It is Valentine’s night, and I am on overnight shift as the on-call chaplain.
I print out kids’ jokes to give to staff as I make my rounds, sheer silliness to lighten the night.
What do you call a boomerang that doesn’t come back? A stick!
What kind of shorts do clouds wear? Thunderpants!
One technician tells me he will share the joke with his patients as he wakes them to check vital signs.
As I walk off one floor, the nurses at the station are already sharing theirs with one another, giggling at the corniness.
A smile is on my lips when a trauma code beeps on my pager.
Suicide. Family not present. No chaplain support needed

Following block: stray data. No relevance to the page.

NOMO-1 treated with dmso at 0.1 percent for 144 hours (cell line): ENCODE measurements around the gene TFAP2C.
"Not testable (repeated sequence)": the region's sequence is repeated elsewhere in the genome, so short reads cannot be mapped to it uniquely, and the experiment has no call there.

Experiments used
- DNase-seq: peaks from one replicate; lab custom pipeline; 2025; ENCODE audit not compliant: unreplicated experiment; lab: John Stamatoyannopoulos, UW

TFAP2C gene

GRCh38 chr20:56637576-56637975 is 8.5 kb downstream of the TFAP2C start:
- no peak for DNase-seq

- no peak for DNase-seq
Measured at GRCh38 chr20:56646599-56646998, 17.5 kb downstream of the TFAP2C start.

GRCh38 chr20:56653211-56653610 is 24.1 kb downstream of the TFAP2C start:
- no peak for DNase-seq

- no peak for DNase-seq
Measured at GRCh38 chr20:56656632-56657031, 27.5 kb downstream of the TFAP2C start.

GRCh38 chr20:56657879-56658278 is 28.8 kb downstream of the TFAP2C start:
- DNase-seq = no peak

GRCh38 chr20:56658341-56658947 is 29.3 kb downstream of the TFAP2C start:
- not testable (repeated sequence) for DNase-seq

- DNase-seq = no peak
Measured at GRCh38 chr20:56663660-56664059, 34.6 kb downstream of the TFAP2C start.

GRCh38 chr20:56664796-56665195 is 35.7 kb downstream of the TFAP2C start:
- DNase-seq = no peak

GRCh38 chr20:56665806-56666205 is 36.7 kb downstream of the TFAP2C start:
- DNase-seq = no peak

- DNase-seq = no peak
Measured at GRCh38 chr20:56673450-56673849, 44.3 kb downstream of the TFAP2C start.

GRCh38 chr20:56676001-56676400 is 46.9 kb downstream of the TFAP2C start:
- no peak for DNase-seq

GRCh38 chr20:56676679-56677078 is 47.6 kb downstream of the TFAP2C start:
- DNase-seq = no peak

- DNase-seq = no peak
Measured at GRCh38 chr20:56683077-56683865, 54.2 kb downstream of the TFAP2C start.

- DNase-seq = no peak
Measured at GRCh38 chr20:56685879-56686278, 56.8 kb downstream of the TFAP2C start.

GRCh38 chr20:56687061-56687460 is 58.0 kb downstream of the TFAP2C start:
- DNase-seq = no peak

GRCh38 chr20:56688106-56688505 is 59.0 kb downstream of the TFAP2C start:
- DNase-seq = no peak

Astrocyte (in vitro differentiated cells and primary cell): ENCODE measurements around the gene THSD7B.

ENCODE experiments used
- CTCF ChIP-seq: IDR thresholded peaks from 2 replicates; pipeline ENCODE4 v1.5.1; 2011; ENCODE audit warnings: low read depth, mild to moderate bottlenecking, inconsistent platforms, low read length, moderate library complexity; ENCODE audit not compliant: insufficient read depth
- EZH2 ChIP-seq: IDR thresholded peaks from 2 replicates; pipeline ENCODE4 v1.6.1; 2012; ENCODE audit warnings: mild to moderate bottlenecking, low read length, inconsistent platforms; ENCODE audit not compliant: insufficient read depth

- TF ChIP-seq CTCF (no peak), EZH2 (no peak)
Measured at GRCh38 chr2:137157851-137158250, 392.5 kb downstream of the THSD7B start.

–not yet at least.
As I read, my hand clutches the jokes in my pocket, each one printed on a strip of paper,
flimsy and thin, perhaps irreverent, in this moment.
I grip them tighter and head to another unit.
I will share laughter for at least a few more minutes,
not to make light of tragedy, nor to ignore it,
but to remember that just as we partake together in joy
so we can also do joint journey through sorrow,
and it is more bearable borne together.